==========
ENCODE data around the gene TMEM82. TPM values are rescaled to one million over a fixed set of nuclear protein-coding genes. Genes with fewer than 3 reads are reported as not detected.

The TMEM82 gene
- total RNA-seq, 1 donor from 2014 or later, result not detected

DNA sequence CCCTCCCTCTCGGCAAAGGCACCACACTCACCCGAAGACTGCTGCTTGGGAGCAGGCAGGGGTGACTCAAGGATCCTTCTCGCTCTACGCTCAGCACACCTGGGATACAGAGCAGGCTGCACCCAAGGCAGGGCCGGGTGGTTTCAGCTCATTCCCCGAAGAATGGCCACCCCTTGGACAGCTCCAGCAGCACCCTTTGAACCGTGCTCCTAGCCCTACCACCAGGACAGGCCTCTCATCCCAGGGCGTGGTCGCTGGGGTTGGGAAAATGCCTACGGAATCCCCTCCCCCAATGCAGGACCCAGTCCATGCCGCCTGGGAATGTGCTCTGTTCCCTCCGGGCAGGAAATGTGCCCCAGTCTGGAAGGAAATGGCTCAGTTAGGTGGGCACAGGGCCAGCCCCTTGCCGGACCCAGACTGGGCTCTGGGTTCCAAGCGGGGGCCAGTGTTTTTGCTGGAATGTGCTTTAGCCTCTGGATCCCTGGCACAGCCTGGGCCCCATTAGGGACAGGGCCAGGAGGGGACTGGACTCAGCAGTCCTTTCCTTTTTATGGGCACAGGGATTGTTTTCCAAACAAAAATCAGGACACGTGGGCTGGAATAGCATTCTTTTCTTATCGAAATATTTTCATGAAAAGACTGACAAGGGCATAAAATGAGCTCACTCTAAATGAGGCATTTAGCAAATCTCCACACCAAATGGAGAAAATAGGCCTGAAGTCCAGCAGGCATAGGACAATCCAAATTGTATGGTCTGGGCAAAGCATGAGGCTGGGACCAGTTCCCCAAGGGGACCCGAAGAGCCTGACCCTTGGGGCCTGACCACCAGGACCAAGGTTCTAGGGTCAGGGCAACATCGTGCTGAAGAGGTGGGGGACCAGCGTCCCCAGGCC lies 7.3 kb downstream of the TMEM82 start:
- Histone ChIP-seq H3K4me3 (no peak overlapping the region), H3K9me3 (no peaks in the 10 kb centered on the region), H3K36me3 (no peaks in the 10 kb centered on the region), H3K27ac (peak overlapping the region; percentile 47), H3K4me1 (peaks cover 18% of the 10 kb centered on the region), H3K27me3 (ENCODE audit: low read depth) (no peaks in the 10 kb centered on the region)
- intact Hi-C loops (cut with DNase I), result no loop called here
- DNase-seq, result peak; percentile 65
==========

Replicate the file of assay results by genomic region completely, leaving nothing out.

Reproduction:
ENCODE data around the gene TMEM82. TPM values are rescaled to one million over a fixed set of nuclear protein-coding genes. Genes with fewer than 3 reads are reported as not detected.

The TMEM82 gene
- total RNA-seq, 1 donor from 2014 or later, result not detected

DNA sequence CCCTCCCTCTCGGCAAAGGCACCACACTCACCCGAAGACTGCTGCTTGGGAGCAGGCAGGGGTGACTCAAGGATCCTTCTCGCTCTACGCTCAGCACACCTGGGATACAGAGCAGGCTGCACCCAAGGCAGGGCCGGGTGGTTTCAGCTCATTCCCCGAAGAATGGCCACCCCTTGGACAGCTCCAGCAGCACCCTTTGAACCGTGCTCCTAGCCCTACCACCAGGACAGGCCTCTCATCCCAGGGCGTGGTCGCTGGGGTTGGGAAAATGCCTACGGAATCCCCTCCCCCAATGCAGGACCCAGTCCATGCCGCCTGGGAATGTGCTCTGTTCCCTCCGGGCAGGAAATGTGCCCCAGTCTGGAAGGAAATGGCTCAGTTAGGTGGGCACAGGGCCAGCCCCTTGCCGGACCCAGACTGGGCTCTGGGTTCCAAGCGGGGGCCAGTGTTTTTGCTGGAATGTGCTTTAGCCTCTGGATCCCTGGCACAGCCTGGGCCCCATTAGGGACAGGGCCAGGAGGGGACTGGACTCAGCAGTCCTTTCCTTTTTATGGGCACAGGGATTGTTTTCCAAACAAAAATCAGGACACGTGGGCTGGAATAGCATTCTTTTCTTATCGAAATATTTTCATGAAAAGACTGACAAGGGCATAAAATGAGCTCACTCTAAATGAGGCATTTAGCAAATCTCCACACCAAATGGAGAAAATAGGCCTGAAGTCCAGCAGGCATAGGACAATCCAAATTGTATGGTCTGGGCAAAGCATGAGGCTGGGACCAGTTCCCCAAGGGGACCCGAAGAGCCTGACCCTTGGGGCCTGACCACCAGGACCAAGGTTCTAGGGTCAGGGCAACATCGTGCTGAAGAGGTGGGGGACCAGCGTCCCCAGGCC lies 7.3 kb downstream of the TMEM82 start:
- Histone ChIP-seq H3K4me3 (no peak overlapping the region), H3K9me3 (no peaks in the 10 kb centered on the region), H3K36me3 (no peaks in the 10 kb centered on the region), H3K27ac (peak overlapping the region; percentile 47), H3K4me1 (peaks cover 18% of the 10 kb centered on the region), H3K27me3 (ENCODE audit: low read depth) (no peaks in the 10 kb centered on the region)
- intact Hi-C loops (cut with DNase I), result no loop called here
- DNase-seq, result peak; percentile 65